The North Carolina Supreme Court on Friday ruled that there is no legal mechanism to judge claims of “partisan gerrymandering,” giving the Republican-controlled state legislatures the ultimate authority to draw congressional maps without court intervention. In a different case, the court reversed an earlier decision that had thrown out a voter ID law.
In a Harper v. Hall decision, the court concluded that there was no standard that could be used to adjudicate claims of partisan gerrymandering. Courts are not meant to interfere in policy issues.
The court’s 218-page ruling comes just months after it threw out the legislative maps drawn by Republican-led chambers in the Tar Heel State.
The Associated Press reported that in December, after the voters flipped red the court during the midterms giving Republicans a 5-2 majoritiy, the outgoing Democrat controlled Supreme Court blocked maps and ordered legislative bodies to create a new one.
In the same month, the court also blocked a North Carolina law that required voters to present photo ID at the polling station in the Holmes v. Moore Case, citing multiple violations of the North Carolina Constitution. After the new majority assumed control of the court in January, it revisited both case and reversed both decisions.
Harper v. Hall’s ruling on Friday read: “In its decision, the Court returns its tradition of honouring the constitutional roles allocated to each branch.”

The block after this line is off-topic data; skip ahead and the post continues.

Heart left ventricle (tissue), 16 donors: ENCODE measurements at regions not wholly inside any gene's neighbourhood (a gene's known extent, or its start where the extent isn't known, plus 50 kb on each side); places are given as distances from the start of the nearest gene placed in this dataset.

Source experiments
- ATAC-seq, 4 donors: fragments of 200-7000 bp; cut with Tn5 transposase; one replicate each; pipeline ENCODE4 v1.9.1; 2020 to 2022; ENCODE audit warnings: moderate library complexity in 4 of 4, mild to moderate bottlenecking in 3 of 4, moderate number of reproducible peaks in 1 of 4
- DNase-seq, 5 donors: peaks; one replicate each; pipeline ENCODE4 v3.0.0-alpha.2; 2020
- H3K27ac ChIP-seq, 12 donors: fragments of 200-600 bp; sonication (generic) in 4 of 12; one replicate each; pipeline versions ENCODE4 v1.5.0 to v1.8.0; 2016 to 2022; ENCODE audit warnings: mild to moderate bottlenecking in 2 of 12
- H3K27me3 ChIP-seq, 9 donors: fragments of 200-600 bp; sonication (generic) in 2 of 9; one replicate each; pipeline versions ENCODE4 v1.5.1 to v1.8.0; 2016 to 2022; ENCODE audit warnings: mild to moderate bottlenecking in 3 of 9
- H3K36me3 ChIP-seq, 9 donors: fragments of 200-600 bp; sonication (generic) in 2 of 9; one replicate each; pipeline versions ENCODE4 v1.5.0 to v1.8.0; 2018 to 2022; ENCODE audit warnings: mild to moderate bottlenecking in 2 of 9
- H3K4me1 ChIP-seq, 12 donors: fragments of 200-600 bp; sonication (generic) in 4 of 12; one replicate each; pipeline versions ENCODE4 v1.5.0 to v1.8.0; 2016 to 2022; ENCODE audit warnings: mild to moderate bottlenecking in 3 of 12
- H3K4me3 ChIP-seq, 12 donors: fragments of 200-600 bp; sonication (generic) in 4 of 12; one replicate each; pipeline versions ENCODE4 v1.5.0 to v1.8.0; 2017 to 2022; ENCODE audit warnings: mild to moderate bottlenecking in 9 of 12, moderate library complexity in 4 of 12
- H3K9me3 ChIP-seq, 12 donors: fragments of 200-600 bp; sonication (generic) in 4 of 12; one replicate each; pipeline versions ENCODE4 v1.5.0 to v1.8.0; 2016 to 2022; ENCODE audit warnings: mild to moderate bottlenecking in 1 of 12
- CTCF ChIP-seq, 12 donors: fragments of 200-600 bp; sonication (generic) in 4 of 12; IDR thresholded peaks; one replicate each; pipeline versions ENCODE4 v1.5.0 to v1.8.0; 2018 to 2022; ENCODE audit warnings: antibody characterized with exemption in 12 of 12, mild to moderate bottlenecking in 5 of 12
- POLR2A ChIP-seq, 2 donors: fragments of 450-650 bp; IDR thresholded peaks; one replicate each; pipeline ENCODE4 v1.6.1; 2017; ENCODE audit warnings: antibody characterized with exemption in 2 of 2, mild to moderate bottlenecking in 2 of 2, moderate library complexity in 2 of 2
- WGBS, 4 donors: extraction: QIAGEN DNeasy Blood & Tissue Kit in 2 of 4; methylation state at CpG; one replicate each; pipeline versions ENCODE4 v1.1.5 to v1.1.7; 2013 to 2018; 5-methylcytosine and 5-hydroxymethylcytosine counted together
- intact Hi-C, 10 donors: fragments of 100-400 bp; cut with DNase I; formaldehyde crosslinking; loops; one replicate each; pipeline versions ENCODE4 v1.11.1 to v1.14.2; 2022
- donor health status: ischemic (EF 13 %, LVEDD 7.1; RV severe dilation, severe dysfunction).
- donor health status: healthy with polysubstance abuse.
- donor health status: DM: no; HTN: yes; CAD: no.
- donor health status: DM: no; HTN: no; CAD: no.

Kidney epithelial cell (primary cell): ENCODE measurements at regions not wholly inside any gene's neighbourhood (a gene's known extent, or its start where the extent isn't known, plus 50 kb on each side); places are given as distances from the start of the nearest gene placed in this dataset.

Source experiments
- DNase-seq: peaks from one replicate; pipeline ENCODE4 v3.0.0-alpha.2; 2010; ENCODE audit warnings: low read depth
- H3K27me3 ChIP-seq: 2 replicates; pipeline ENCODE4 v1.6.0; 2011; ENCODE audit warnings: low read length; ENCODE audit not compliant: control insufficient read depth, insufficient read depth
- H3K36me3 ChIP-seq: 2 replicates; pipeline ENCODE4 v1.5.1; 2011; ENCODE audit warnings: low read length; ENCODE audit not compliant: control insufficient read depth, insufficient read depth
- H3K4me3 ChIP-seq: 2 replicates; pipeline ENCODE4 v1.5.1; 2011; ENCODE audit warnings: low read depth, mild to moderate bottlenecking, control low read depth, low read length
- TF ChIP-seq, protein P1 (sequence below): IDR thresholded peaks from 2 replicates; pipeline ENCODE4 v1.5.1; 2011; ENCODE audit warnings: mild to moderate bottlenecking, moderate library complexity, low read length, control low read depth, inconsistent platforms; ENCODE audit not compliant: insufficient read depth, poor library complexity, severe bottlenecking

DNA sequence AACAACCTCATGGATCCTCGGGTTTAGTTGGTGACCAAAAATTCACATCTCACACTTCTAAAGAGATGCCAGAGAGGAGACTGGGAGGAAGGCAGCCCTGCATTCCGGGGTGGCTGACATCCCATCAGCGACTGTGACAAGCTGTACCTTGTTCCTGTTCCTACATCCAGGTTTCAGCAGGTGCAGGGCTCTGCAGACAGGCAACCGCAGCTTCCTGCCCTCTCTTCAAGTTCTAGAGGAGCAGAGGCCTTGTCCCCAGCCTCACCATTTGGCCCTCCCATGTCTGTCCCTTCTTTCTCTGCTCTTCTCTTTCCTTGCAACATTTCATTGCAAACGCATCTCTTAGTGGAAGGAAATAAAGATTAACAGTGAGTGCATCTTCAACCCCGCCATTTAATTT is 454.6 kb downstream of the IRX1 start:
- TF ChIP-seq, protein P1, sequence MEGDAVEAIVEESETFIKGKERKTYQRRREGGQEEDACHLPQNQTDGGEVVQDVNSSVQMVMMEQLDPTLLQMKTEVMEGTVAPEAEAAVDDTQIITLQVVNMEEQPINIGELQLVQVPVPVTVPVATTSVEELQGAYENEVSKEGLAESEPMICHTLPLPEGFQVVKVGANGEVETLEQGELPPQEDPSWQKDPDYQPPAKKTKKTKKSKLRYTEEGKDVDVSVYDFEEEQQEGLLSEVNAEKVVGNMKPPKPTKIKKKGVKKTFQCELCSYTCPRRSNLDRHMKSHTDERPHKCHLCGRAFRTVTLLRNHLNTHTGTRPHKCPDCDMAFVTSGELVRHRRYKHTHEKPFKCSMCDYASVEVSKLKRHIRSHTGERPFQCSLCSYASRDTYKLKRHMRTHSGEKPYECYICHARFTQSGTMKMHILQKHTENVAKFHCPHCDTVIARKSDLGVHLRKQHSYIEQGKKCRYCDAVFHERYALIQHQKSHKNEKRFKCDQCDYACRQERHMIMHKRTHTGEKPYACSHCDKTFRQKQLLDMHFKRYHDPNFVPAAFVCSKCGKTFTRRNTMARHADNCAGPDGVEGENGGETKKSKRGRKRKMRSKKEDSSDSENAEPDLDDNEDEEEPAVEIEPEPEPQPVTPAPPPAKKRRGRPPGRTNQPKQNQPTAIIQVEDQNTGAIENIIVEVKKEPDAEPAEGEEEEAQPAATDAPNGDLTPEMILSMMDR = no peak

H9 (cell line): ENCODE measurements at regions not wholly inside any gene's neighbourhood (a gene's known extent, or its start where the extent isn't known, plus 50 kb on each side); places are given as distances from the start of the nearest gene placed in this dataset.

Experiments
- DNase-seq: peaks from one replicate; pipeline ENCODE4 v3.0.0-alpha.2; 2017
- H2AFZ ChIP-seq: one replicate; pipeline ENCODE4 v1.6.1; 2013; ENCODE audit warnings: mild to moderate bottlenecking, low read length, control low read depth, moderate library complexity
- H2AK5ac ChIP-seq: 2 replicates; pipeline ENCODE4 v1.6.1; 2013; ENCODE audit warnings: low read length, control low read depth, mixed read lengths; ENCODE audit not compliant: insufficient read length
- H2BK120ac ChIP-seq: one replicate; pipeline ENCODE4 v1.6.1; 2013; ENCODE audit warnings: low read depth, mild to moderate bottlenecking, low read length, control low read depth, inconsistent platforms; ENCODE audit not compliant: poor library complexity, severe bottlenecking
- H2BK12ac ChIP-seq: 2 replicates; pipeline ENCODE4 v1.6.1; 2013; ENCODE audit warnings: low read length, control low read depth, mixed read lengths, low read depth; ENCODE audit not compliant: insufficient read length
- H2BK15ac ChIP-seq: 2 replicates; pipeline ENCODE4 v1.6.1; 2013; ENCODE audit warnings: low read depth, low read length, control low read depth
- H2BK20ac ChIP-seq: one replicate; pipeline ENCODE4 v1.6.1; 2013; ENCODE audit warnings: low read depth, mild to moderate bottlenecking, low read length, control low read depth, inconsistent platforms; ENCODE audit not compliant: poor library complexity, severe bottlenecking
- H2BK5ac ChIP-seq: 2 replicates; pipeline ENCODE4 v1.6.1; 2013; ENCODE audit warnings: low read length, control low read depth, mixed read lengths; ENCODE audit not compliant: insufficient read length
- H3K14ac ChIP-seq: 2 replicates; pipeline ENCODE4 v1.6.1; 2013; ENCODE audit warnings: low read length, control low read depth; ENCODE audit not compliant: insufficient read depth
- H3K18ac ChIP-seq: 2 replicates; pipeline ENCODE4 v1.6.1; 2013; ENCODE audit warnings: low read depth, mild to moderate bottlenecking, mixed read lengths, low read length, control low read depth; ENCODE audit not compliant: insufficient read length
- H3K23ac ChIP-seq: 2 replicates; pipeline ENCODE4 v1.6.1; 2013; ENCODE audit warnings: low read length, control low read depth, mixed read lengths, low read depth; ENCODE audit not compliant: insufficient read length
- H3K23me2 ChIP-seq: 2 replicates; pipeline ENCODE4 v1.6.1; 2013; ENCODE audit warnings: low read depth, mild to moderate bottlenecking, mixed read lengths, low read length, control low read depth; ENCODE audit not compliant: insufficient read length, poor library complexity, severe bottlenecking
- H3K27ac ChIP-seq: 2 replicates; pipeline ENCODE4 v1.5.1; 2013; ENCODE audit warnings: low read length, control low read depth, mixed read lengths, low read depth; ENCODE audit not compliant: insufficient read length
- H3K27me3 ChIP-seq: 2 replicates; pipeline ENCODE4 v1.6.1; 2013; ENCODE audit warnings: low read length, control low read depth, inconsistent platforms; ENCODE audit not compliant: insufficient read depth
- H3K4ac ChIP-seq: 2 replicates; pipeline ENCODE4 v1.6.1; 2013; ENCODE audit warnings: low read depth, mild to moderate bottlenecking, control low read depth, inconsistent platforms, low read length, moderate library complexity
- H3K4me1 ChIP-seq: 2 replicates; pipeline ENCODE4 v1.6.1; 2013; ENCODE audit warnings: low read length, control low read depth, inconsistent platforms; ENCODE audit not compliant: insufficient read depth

The court in Holmes v. Moore ruled 5 to 2 that “[p]laintiffs have failed here to prove beyond any reasonable doubt that S.B. The court ruled that S.B. 824 had been enacted in a discriminatory manner or with the intent to create a disparate effect along racial boundaries.
In a press release, Honest Elections Project Action executive director Jason Snead said that Friday’s rulings were a “victory of the rule-of-law”.
The North Carolina Supreme Court’s decision today restoring voter identification, affirming lawmakers’ power to draw legislative maps and upholding the law that requires felons to serve their full sentences before being allowed to vote is a win for the rule-of-law and recognition of the importance, but limited role, of courts in the constitutional system.
Elias is a leftist election lawyer who argues that the Harper v. Hall decision was “a terrible one.”
He said, “It is a terrible result for democracy and voting right in North Carolina. But anyone who believes it will stop us from continuing to fight to protect and extend voting rights and democracy are wrong.” During an appearance on MSNBC Deadline: White House on Friday evening.
Snead said in his statement that Elias had “spent many years treating the North Carolina Supreme Court as a supreme legislative body,” adding:
These hyper-partisan lawsuits were used by the former Democratic majority of the Court to overturn a popular voter identification law, to try to gerrymander North Carolina in favor of Democrats, and to even create a way that courts could strike down constitutional amendments adopted by the citizens of North Carolina.
Harper v. Hall was centered around the “independent state legislation theory”, a widely debated perspective held by conservatives, that the U.S. Constitution gives state legislative bodies ultimate authority to interpret election laws. Many supporters of the theory cite the Article I, Section 4 Clause 1 of The Constitution.
It reads: “The Legislature of each state shall prescribe the Times, Places and Manner in which elections for Senators and Representatives will be held; however, the Congress can at any time amend or change such Regulations by Law, except with regard to the Places where Senators are elected.”